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Florence Kelley

AKA Florence Molthrop Kelley

Born: 12-Sep-1859
Birthplace: Philadelphia, PA
Died: 17-Feb-1932
Location of death: Germantown, PA
Cause of death: Natural Causes
Remains: Buried, Laurel Hill Cemetery, Philadelphia, PA

Gender: Female
Religion: Quaker
Race or Ethnicity: White
Sexual orientation: Straight
Occupation: Activist, Author

Nationality: United States
Executive summary: Founder of National Consumers League

Florence Kelley was the daughter of US Congressman William D. Kelley, and became a leading voice in the labor, suffragette, and children's, and civil rights movements. She was co-founder and first Executive Secretary of the National Consumers League, where she introduced and championed the "White Label" project, where an NCL seal of approval was displayed at stores that maintained fair labor practices, and shoppers were encouraged to boycott shops that did not display the "White Label." Under her leadership, the NCL fought for the eight-hour work day and laws against child labor, and her work led to establishment of the U.S. Children's Bureau in 1912. She also advocated for the Sheppard-Towner Maternity and Infancy Protection Act, which provided federally-funded health care for needy mothers and children and led to a major reduction in US infant mortality.

After being educated at Cornell and the University of Zurich, she worked with the Illinois Bureau of Labor Statistics investigating worker abuses, and provided the numerical evidence that led to state legislation mandating an eight-hour work day for women and children. The law, enacted in 1894, was repealed the following year under pressure from the Illinois Association of Manufacturers. After this disappointment, she decided she was at a distinct disadvantage in her legal battles, and enrolled in law school at Northwestern University. She was a founding member of the American Civil Liberties Union, the National Association for the Advancement of Colored People, the National American Woman Suffrage Association, and the National Child Labor Committee.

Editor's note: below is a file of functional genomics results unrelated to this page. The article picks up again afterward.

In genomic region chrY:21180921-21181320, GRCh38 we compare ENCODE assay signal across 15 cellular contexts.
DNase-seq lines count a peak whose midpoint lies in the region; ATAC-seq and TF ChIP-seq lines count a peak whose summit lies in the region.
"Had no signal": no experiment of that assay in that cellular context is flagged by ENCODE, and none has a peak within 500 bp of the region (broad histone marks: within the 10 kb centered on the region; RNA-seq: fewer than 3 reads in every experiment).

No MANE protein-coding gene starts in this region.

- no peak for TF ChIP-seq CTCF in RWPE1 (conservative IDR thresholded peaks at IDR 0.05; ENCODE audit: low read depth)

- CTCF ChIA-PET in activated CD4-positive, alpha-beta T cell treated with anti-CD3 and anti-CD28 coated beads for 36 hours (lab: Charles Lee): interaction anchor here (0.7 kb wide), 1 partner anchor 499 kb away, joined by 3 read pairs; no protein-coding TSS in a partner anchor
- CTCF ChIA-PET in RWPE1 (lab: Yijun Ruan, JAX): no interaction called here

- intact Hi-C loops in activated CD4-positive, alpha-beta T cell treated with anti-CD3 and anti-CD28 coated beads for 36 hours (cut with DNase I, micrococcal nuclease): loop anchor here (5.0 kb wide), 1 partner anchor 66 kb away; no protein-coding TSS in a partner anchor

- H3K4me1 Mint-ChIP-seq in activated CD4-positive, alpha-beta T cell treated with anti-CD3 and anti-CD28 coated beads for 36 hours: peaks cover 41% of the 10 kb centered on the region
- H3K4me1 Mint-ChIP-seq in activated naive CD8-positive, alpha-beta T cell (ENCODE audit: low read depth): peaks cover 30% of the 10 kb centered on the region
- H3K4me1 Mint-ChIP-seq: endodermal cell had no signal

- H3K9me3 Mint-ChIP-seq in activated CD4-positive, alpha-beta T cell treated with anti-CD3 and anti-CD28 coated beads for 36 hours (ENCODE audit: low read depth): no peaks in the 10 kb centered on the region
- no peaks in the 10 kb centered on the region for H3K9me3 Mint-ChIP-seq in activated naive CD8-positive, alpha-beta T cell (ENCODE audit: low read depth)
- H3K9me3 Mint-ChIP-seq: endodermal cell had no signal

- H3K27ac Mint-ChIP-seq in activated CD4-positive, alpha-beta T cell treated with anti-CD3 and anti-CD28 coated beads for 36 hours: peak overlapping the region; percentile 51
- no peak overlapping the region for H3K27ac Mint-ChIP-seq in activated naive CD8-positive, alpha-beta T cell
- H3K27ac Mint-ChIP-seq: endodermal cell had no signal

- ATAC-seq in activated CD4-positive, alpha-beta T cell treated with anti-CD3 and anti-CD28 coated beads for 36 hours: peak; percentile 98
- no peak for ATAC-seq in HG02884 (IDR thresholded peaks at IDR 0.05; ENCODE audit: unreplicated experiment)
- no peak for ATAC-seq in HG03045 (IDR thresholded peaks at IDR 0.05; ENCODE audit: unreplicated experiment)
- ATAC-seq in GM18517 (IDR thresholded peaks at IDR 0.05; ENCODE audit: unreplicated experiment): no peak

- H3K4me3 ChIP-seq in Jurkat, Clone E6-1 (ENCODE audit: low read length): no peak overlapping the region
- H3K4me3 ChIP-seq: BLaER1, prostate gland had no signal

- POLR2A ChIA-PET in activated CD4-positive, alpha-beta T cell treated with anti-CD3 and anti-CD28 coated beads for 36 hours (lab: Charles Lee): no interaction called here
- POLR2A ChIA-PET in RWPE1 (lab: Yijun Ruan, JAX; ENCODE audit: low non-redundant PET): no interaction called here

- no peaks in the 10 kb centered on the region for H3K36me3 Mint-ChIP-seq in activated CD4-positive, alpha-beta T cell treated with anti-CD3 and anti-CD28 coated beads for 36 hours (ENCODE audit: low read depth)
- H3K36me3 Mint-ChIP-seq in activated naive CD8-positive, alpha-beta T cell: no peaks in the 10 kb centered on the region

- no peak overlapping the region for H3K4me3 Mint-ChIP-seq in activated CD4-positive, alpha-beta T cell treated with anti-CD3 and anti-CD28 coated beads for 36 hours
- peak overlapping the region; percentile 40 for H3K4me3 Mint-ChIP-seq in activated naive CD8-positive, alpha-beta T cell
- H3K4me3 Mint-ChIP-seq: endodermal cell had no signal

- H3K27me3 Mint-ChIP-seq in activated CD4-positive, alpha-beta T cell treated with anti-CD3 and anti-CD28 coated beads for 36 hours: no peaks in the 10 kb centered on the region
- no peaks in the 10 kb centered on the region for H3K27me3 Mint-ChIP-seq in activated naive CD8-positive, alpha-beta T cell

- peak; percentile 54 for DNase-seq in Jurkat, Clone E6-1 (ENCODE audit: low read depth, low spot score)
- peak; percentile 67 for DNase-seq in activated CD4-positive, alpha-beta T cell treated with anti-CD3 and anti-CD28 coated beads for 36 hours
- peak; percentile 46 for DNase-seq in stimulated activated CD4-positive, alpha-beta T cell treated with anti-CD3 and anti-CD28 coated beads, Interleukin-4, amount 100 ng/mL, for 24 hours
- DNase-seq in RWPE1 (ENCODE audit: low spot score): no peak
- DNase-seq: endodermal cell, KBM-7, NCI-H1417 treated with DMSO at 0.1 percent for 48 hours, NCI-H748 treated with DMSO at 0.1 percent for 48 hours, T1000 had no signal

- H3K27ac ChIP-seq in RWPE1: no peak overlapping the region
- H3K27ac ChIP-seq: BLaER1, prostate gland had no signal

She was married for seven years to an abusive husband, and took refuge from him at Jane Addams' famed Hull House. After divorcing him she resumed using her maiden name and legally changed her children's names to Kelley. After establishing the NCL in New York City, she lived at Lillian Wald's Henry Street Settlement. Her great aunt was abolitionist and suffragette Sarah Pugh, and her maternal ancestors include botanist John Bartram. In addition to her own books, she provided translation for the first English-language edition of Friedrich Engels's The Conditions of the Working Class in England.

[1] Kelley was a member of the Republican Party as a young woman, joined the Socialist Labor Party in the 1880s, the Democratic Party in the early 1900s, and the Woman's Peace Party during World War I.

Father: William D. Kelley (jeweler/US Congressman, b. 12-Apr-1814, d. 9-Jan-1890)
Mother: Caroline Bartram Bonsall Kelley (b. 1829, m. 4-Oct-1854, d. 1903)
Sister: Elizabeth Kelley (b. 1857, d. infancy)
Sister: Marian Kelley (b. 1863, d. infancy)
Sister: Josephine Kelley (twin b. 1864, d. infancy)
Sister: Anna Kelley (twin b. 1864, d. 1870)
Brother: William Darrah Kelley, Jr. (twin b. 1865, d. 1888)
Brother: Albert Bartram Kelley (insurance salesman, twin b. 1865, d. 1931)
Sister: Caroline Kelley (b. 1869, d. infancy)
Husband: Lazare Wischnewetzky (physician, m. 17-Oct-1884, div. 1891, two sons, one daughter)
Son: Nicholas Kelley (Treasury Dept official, b. 1885, d. 1965)
Daughter: Margaret Dana Kelley (b. 1886, d. 1905)
Son: John Bartram Kelley (author, b. 1888, d. 1968)

    High School: Miss Longreth's School, Philadelphia, PA (1876)
    University: BS, Cornell University (1882)
    Law School: University of Zurich (attended)
    Law School: Northwestern University (1897)

    American Civil Liberties Union Co-Founder (1920)
    NAACP Co-Founder (1909)
    National American Woman Suffrage Association Vice President
    National Consumers League Co-Founder and Exeutive Secretary (1899-1932)
    Women's International League for Peace and Freedom
    Illinois State Official Illinois Bureau of Labor Statistics (1892-97)
    Irish Ancestry Paternal

Author of books:
Our Toiling Children (1889)
Some Ethical Gains through Legislation (1905)
Modern Industry in Relation to the Family, Health, Education, Morality (1914)
Why Women Demand A Federal Suffrage Amendment (1916, with Mary Ritter Beard)
The Supreme Court and Minimum Wage Legislation (1925)
Notes of Sixty Years (1927)

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